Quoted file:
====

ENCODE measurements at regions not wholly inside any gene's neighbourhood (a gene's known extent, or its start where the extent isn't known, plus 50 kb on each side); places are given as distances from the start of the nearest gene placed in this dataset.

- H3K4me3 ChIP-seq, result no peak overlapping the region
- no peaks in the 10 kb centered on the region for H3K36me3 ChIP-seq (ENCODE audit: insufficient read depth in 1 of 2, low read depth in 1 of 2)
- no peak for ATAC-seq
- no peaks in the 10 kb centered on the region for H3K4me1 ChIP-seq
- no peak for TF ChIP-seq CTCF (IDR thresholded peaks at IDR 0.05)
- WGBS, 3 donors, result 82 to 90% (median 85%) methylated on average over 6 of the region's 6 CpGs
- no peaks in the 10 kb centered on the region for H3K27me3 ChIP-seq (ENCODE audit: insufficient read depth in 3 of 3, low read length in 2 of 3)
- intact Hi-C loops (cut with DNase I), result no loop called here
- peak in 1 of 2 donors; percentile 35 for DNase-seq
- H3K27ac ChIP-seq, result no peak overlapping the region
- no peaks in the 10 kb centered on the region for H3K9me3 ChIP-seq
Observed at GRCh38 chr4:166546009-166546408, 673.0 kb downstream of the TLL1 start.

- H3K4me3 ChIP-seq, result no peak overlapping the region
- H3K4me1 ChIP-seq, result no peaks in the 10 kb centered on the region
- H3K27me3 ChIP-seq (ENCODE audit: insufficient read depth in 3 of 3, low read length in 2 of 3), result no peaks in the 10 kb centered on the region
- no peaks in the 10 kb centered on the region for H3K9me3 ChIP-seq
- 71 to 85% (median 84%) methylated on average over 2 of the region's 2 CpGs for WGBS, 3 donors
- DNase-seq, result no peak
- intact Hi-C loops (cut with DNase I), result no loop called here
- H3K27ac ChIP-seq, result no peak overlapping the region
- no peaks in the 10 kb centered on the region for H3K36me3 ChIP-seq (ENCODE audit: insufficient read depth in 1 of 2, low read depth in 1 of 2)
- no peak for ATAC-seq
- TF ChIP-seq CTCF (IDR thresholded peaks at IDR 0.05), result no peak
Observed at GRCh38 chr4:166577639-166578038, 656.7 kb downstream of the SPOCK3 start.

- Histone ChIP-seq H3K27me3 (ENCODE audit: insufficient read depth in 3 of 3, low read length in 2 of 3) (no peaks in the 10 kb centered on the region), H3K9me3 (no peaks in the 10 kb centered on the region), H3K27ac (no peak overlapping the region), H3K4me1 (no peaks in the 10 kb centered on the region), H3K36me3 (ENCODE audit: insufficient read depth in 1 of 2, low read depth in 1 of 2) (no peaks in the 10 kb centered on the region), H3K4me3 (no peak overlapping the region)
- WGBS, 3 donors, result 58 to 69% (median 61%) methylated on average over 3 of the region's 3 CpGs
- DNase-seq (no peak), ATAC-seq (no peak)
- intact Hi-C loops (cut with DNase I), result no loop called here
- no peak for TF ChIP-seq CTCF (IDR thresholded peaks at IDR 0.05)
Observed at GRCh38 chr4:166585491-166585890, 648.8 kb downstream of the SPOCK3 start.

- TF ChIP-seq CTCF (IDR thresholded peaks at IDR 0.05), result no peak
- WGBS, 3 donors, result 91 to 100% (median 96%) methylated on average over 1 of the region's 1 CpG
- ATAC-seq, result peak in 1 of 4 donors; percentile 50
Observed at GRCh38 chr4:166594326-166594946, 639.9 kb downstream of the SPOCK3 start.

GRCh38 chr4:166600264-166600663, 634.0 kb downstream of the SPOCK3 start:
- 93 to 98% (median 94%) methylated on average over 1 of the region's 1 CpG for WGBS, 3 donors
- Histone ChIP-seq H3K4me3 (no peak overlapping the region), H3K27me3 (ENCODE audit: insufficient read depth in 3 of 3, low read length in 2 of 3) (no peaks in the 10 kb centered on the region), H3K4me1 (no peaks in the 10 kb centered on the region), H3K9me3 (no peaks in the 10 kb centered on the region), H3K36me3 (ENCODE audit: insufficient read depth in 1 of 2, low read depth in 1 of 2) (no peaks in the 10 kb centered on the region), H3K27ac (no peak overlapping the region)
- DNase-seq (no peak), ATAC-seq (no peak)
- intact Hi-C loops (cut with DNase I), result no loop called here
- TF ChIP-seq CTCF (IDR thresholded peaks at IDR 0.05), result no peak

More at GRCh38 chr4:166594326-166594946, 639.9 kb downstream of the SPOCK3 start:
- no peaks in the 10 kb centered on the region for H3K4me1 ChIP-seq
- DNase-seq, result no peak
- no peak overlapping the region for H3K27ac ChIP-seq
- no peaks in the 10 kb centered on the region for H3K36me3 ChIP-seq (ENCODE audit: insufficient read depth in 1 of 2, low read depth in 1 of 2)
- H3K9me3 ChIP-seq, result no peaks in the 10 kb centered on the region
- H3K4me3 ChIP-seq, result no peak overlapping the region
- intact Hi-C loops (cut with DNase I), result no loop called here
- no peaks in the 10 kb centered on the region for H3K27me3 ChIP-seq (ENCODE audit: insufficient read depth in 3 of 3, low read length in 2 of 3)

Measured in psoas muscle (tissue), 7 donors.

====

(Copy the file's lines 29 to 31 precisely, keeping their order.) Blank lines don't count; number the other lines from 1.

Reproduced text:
- intact Hi-C loops (cut with DNase I), result no loop called here
- no peak for TF ChIP-seq CTCF (IDR thresholded peaks at IDR 0.05)
Observed at GRCh38 chr4:166585491-166585890, 648.8 kb downstream of the SPOCK3 start.